Academic journal article Hecate

Adventures of the Mind and Living Warmth: A New Encounter with Simone De Beauvoir

Academic journal article Hecate

Adventures of the Mind and Living Warmth: A New Encounter with Simone De Beauvoir

Article excerpt

Last year I read Simone de Beauvoir's letters to her American lover, Nelson Algren. I loved them. Many of them were written while researching and writing The Second Sex. I'd read the book in the mid 705 in Ireland, where it was still banned, but I decided that, it was time to revisit it, this time in full, in the original. It was full of surprises-and I decided that, fifty years after its publication, it was time to destroy it as a monument and restore it as a living work. [1]

In Force of Circumstance, Beauvoir suggested The Second Sex could be criticized for its style and composition. She could easily go back and cut it down to 'a more elegant work' but, discovering her ideas at the same time as she wrote, 'she couldn't do better. [2] I'm glad it wasn't written more elegantly. For if I found in her letters to her lover a turbulence and tenderness, humour and vulnerability, a kind of rough charm rendered more charming by her writing in English, I found in The Second Sex an intensity and lack of measure which were also appealing. Liking writers who are passionate enough to risk hyperbole, I discovered Beauvoir was no exception.

The Beauvoir I had imagined in the 705 was somewhat cold, stern and humourless. (Numerous misogynists helped fashion these imaginings.) Returning to Australia after studying in Paris, an affectionately satirical image from Boris Vian's L' Ecume des jours had stayed with me. It was of 'the duchess of Beauvoir' and her entourage, attending a lecture by Jean-Sol Partre (Vian 75). But the voice in these two volumes was not of 'the duchess of Beauvoir' speaking from her throne-it was that of an essayist, constantly finding 'a certain truth' in this or that phenomenon or clich6; presenting, along with her historical, scientific and ethnographic data, anecdotal evidence from women she met and spoke to here and there, even, as she reports it, in the rest rooms of Caf[acute{e}]s

Beauvoir's best French commentator, Michele Le Doeuff, had prepared me for what I would call a 'difficult feminism,' without guarantees, one that involved continuous struggle and courage rather than promises of bliss. [3] In The Second Sex I found that 'difficult feminism.' In plain-style Beauvoir discusses the sheer difficulty of a woman making a choice to be a full human being-a choice which can incur penalties. Rewards are more likely to go to those who abdicate and please. While a man is accorded a certain value by virtue of being a member of the first sex, a woman must win a respect which is not automatically accorded to her, and she must do it endlessly. She will, Beauvoir suggests, need a greater moral effort than a male to choose the road of independence.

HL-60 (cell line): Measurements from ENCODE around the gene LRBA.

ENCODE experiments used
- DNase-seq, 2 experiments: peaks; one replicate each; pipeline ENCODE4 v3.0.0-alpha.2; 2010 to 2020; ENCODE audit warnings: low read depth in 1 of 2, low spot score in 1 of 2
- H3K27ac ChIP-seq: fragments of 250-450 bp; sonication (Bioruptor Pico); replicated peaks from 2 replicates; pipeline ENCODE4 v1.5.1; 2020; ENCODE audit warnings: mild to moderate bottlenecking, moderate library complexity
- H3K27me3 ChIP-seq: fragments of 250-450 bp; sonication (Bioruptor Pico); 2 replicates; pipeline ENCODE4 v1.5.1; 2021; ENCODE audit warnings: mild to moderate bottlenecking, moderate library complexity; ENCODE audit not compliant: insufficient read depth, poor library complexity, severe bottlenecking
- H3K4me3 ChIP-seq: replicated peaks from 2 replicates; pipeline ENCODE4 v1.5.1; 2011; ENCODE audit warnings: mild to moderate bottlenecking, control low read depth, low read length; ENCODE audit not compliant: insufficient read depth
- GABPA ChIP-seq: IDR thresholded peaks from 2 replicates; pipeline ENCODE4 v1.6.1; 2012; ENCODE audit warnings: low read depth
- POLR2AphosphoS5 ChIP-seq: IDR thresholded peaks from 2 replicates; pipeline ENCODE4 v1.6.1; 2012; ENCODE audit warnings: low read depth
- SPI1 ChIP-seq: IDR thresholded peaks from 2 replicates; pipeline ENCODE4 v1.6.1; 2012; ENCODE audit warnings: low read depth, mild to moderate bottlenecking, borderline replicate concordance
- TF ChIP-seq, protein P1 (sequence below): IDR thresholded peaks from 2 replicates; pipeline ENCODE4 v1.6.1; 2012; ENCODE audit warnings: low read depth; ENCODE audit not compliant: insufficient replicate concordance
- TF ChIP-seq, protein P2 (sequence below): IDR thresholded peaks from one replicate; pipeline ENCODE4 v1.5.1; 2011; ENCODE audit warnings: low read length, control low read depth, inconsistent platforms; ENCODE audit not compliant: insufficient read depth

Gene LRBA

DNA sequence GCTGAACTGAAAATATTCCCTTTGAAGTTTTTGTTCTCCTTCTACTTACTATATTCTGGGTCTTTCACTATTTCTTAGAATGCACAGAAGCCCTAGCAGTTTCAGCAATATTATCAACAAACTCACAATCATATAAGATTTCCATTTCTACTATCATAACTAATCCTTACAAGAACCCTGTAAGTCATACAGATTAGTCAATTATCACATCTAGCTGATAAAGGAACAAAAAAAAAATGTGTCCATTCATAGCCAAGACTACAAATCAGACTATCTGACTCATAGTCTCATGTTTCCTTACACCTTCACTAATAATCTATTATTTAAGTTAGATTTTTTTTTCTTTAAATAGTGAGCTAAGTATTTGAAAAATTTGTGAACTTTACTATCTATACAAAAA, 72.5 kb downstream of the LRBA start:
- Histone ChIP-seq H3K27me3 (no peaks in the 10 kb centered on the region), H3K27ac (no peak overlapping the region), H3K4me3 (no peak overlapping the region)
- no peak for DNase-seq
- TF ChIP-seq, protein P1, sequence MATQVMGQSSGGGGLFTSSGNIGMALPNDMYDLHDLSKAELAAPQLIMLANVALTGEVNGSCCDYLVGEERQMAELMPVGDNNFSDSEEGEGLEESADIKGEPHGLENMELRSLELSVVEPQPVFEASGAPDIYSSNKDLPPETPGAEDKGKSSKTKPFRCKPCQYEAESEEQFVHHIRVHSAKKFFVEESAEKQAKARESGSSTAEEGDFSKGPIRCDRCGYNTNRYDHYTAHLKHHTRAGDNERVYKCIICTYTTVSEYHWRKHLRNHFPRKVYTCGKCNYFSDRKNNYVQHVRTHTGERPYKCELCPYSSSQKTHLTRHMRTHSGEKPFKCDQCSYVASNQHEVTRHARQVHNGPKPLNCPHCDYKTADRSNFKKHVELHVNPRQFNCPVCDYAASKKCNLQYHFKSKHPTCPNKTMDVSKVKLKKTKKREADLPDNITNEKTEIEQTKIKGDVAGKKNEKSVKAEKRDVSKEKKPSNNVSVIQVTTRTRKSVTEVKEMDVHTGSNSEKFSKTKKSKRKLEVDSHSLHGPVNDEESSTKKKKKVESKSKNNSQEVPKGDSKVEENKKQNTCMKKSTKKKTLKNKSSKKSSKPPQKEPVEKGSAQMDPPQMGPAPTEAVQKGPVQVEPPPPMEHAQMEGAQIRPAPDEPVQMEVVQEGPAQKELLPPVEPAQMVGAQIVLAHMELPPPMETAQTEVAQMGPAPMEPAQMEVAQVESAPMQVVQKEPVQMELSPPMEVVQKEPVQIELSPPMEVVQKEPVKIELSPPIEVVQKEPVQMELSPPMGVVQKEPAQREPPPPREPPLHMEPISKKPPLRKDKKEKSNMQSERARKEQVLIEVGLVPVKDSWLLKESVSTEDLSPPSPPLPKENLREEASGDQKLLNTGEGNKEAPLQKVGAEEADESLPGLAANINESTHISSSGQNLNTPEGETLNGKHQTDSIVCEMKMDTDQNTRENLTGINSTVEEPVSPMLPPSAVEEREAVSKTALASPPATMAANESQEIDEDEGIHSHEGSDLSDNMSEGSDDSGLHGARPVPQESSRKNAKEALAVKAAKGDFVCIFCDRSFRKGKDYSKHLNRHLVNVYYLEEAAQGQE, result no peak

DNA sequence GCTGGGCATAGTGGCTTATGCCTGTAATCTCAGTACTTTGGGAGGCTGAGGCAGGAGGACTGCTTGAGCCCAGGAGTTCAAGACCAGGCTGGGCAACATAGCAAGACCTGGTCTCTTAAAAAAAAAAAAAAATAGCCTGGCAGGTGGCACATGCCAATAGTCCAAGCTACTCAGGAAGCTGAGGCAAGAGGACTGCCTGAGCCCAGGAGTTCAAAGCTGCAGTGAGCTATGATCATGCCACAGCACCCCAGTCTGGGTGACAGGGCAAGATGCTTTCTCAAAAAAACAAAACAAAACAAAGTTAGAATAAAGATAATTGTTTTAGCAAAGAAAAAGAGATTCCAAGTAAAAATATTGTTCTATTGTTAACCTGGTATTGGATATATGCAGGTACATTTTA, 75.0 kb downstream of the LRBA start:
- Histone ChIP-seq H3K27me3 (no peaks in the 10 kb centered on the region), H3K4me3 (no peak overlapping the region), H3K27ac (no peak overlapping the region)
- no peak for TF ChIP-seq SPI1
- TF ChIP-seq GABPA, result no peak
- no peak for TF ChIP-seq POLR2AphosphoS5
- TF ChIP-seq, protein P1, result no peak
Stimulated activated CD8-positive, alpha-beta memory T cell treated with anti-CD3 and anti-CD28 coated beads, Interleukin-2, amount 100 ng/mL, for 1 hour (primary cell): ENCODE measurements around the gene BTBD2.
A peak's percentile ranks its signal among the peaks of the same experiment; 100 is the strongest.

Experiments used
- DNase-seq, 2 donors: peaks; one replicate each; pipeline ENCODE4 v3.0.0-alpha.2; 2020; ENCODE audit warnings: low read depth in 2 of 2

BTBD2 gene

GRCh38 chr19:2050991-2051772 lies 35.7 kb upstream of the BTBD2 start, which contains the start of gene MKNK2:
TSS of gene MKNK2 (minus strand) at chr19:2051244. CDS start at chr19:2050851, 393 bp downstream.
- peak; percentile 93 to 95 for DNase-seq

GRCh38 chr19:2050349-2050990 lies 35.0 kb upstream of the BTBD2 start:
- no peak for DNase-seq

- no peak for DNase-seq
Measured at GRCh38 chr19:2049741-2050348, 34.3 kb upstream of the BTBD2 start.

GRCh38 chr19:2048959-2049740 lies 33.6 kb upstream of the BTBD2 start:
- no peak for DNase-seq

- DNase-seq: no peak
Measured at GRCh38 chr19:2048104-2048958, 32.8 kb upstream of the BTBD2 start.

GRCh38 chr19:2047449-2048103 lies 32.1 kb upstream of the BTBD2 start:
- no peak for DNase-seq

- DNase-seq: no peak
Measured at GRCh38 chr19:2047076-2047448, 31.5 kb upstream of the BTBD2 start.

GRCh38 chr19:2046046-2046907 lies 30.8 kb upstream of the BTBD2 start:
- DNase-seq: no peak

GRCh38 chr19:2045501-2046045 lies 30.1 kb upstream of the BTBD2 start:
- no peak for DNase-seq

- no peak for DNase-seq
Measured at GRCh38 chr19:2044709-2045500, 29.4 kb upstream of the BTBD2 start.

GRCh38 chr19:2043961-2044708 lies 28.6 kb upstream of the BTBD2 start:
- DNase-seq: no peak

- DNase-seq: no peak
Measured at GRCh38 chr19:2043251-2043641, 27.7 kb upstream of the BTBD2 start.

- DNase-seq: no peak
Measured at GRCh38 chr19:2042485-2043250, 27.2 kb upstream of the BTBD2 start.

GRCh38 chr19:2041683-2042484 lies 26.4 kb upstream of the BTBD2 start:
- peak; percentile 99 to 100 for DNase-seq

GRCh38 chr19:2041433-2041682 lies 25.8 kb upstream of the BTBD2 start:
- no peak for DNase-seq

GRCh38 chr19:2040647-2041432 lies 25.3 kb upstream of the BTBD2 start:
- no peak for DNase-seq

Her portraits of women as vassals, who do not choose the difficult path, are harsh. Their habitual mode is complaint, they live 'in impotent anger' (Deuxi[grave{e}]me Sexe II 432), capable of great cruelty towards their husbands as members of a privileged caste. The husband is 'a favourite victim' (Deuxi[grave{e}]me Sexe II 433) since he incarnates the masculine universe. Since woman/the wife is nevertheless an agent, it is in her spoiling power, her 'powers of negation' (Deuxi[grave{e}]me Sexe II 435) that she comes into her own.

Beauvoir's woman lives 'a whole region of human experience that the male deliberately chooses to ignore because he cannot think' (Deuxi[grave{e}]me Sexe II 438). Rejecting Cartesianism, she knows that in men's hands 'reason becomes an underhand form of violence' (Deuxi[grave{e}]me Sexe II 438). She also knows that masculine morality is, as far as it concerns her, 'a vast mystification' (Deuxi[grave{e}]me Sexe II 439). 'Man pompously preaches his code of virtue and honour to her; but on the quiet he invites her to disobey' (Deuxi[grave{e}]me Sexe II 39). Officially, however, he disavows her-he has his weaknesses, but who hasn't? (Deuxi[grave{e}]me Sexe II 440). (Is any of this sounding familiar!?) Cynically, too aware of all his faults, 'she sees man from the bottom up as the servant sees his masters' (Deuxi[grave{e}]me Sexe II 442). …

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